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Bayreuth Lectures

The University of Bayreuth is offering a new series of events: the Bayreuth Lectures. It is aimed at both students and the entire university public. The Bayreuth Lectures focus on current scientific topics in the fields of sustainability, philosophy of science, digital world, gender & diversity, and entrepreneurship & innovation. The speakers come to the University of Bayreuth at the invitation of Bayreuth researchers. It is planned to include the event series in the new Studium Generale concept.

Upcoming dates

Monday, 22.04.2024: 6-8 p.m. | Location: University of Bayreuth, Lecture hall 15, NW I (Campus map), English lecture, subsequent discussion in German and English language

"Explainable AI with Large Language Models: opportunities, challenges and risks"
Alberto Termine
is a fixed-term research fellow (collaboratore scientifico) in machine learning at Dalle Molle Institute for Artificial Intelligence in Lugano, Switzerland. 

Artificial intelligence systems based on machine learning algorithms (ML models) are often presented as black boxes, which means that it is difficult for users to understand how and why they produce their outcomes. In literature, this is usually referred to as the black box problem. Resolving this problem constitutes the fundamental objective of the recently-born research programme of Explainable Artificial Intelligence (XAI). One major challenge in XAI involves formulating explanations of ML models' reasoning and outcomes that are understandable to users with limited expertise in AI and related fields. This challenge requires the development of XAI tools that can scrutinise the complex low-level and sub-symbolic inferences executed by an ML model and translate them into natural language explanations that non-expert users can easily read and grasp. Next-generation large language models (LLMs), in particular chatbots based on generative pre-trained transformers, e.g., OpenAI ChatGPT, seem to be particularly suitable for this task.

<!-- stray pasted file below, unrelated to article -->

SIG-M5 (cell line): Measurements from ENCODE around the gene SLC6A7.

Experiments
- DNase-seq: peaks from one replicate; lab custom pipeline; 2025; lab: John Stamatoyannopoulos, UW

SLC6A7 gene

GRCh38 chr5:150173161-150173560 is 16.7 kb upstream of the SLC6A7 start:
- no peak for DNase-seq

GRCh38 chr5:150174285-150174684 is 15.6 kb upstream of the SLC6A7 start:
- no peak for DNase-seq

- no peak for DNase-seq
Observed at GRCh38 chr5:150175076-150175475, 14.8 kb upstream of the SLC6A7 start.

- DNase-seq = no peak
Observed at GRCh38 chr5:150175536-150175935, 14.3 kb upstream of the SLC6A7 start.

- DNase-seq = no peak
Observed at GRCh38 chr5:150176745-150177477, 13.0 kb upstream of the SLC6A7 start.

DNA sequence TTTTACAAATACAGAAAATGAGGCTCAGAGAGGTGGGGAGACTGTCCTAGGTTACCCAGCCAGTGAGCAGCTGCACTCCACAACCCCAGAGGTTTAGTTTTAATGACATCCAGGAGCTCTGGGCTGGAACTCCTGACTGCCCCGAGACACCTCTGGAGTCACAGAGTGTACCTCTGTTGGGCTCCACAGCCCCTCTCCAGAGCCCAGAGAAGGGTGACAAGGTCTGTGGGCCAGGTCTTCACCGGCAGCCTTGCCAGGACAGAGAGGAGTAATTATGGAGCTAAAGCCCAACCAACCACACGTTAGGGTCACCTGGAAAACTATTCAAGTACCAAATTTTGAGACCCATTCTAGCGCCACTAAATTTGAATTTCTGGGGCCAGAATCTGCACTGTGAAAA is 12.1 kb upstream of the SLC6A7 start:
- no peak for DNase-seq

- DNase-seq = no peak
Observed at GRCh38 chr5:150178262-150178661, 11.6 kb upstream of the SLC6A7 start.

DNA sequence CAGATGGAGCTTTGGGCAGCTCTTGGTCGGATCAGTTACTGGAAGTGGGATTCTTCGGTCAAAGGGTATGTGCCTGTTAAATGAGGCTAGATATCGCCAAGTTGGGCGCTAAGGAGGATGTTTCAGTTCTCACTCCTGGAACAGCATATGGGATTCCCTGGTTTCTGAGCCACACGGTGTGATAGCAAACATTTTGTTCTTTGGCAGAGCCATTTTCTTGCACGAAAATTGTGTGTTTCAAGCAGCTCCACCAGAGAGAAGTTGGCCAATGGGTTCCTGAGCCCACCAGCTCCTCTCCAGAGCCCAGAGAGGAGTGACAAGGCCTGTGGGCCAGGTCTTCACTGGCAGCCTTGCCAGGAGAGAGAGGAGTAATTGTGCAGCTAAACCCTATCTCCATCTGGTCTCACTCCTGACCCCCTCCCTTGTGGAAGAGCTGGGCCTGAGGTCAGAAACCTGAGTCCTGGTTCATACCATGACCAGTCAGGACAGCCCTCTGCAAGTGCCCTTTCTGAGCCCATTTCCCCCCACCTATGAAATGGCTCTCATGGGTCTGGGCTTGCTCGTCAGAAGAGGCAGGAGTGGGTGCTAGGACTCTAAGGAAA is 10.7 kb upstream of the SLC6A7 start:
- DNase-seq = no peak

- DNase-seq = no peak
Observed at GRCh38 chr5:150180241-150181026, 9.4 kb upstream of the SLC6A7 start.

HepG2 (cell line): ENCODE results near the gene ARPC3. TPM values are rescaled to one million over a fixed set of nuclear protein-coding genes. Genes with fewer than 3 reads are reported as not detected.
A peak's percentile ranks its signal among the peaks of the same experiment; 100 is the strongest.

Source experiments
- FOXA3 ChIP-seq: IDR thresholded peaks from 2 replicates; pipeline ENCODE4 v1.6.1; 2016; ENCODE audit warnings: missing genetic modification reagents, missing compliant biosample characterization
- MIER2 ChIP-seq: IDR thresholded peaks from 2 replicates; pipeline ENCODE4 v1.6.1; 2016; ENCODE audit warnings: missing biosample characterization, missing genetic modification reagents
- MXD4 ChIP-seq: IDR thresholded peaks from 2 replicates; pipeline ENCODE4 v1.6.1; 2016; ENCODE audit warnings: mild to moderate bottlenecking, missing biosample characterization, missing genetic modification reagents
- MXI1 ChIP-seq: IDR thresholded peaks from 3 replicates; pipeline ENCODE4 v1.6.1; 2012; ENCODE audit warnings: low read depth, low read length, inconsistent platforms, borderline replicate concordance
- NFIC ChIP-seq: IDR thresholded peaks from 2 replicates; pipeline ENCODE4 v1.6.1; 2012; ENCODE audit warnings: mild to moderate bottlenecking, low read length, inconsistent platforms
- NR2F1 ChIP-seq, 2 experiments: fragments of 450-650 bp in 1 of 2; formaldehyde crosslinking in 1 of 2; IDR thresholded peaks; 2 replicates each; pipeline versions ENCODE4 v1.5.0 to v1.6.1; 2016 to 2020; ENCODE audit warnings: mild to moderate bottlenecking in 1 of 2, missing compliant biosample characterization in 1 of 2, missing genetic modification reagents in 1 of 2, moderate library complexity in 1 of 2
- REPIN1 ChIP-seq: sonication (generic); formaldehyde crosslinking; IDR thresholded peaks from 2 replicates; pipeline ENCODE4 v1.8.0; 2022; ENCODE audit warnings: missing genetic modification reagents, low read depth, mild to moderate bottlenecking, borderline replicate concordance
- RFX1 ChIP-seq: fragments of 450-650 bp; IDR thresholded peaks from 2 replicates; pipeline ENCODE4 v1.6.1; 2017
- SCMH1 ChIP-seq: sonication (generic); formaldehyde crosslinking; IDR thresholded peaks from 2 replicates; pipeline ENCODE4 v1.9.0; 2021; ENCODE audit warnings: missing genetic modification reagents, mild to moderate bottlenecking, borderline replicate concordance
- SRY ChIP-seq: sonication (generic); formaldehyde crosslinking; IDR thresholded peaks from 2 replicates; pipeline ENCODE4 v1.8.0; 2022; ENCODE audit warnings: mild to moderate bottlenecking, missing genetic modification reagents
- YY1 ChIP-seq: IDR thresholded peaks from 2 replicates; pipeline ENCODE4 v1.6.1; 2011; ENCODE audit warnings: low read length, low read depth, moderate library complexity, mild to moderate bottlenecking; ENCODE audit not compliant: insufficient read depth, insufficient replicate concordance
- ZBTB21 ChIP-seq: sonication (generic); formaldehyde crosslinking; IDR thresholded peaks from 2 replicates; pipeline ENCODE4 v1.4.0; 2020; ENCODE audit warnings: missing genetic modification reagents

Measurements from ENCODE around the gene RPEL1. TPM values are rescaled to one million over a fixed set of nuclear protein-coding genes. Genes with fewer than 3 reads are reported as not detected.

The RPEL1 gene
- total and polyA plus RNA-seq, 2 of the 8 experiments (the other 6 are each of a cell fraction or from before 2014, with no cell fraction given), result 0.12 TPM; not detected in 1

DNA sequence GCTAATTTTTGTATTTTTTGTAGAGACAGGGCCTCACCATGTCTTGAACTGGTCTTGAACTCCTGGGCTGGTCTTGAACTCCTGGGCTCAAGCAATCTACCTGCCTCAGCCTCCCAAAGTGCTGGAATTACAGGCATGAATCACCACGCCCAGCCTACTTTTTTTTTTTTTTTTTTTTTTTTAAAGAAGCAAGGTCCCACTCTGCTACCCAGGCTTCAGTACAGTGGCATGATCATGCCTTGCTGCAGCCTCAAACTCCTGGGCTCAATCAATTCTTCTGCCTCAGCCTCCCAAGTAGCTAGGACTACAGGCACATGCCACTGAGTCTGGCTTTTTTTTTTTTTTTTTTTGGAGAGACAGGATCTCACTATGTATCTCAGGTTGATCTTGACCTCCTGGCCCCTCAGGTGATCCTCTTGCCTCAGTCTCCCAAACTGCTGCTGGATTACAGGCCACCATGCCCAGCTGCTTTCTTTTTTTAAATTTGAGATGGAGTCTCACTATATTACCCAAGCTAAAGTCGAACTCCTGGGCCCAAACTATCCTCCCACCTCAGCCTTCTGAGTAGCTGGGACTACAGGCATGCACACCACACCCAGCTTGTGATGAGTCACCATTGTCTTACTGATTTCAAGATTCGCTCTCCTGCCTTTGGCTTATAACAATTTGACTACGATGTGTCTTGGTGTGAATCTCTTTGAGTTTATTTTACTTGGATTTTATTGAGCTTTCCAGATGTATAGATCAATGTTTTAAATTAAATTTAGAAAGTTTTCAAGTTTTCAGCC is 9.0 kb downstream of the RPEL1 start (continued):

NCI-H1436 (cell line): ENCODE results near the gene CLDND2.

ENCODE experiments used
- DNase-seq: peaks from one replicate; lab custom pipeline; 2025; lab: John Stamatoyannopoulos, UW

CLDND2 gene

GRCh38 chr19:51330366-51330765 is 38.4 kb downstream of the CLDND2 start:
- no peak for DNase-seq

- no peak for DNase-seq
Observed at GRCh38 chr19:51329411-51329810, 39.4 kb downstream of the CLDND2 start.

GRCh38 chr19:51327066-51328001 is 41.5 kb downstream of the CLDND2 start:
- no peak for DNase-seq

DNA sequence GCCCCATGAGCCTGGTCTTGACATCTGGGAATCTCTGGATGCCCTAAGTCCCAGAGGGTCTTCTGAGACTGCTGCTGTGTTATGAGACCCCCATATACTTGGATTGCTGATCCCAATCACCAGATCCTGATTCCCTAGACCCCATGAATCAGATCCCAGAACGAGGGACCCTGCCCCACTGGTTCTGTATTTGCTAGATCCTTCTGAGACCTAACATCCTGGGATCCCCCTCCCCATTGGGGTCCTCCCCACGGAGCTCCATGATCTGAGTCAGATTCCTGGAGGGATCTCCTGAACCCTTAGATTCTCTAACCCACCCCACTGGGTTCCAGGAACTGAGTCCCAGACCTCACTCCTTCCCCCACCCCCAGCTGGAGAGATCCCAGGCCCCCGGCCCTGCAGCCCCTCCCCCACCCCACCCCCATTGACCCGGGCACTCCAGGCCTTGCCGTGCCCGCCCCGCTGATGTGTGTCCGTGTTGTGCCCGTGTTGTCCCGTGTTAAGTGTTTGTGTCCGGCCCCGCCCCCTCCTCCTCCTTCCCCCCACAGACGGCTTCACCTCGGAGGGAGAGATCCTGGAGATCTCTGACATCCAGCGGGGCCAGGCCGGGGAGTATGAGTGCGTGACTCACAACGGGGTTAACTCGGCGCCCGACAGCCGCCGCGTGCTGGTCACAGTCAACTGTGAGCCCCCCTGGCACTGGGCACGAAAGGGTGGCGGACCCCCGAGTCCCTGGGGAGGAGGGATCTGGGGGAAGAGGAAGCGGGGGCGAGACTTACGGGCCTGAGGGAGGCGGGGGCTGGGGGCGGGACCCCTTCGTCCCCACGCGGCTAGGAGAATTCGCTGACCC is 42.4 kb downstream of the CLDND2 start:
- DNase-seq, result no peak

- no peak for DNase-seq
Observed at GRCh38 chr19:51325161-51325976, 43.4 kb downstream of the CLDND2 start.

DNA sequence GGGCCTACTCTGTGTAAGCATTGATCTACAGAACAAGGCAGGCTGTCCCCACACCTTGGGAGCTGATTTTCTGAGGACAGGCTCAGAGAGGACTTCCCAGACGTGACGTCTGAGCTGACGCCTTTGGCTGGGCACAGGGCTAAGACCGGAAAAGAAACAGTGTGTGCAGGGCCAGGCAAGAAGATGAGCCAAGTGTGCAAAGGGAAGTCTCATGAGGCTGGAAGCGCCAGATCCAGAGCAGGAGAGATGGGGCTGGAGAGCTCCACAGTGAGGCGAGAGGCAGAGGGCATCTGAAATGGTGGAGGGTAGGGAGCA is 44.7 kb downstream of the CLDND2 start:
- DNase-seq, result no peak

These models can be easily trained to recognize inferences made by black-box AI systems and explain them via natural language texts that are easily comprehensible to users. The quality of these explanations might also be improved through reinforcement learning mechanisms that leverage users’ feedback. However, the use of LLMs as XAI tools introduces unexpected risks and presents us with new challenges. Unlike conventional XAI techniques, LLMs themselves are equally, if not more, opaque than the ML models they should explain. This raises an additional “meta” black-box problem: how can one places trust in an explanation provided by an LLM-based XAI tool if one does not understand how this explanation has been generated?

In his lecture, Alberto Termine will explore more in-depth the challenges and risks raised by the use of LLMs for XAI purposes. He will particularly focus on the phenomenon of hallucination, i.e., the tendency of LLMs to produce explanations that seem reliable but, in reality, include a plethora of false and potentially misleading information. He will contend that hallucination severely undermines the reliability of LLMs as XAI tools, and that addressing this issue constitutes the primary challenge in the development of safe, fair, and trustworthy LLM-based XAI systems.

Organizers: Prof. Dr. Lena Kästner and Prof. Dr. Mirco Schönfeld

Thursday, 06.06.2024: 7 - 8.30 p.m. | Location: University of Bayreuth, Lecture hall H 36, NWIII (Campus map)

Prof. Dr. Sören Schöbel-Rutschmann: "Wind energy – actively shaping citizen participation and landscape" and Prof. Dr. Petra Hutner: "Renewable energies in rural areas – scope for action for local authorities"

The energy transition is a decisive lever on the road to climate neutrality. However, there are still challenges when it comes to implementation. As an architect, Sören Schöbel-Rutschmann specialises in regional open space structures and in particular the changes to the landscape caused by wind turbines. Public participation plays a decisive role when wind power projects are to be realised. In the second part of the event, Petra Hutner will look at renewable energies in rural areas. The opportunities and challenges for local authorities to ensure a sustainable energy supply will be focussed on.

This will be followed by a discussion and the opportunity to network. The presentations will also mark the start of this year's Spring Forum, which is being organised by forum1.5 at the University of Bayreuth.

Organizer: Prof. Dr. Manfred Miosga 

Monday, 17.06.2024: 6 - 8 p.m. | Location: University of Bayreuth, Lecture hall 15, NW I (Campus map)

"Intersectionality as a critical category of analysis and intervention" 
Peggy Piesche is an Afro-German literary scholar and co-founder of ADEFRA. She works as head of department at the Federal Agency for Civic Education.

In her lecture, Peggy Piesche talks about intersectionality as a prism and method that focuses on the complex interaction of racism, sexism and classism. Intersectionality is a category of analysis, but also an intervention that not only looks at social processes, but also seeks to shape them. In her lecture, Peggy Piesche will discuss what this can offer for academic questions and professional practices.

Organizers:  Prof Dr. Susan Arndt and Prof. Dr. Kristin Skottki

Previous events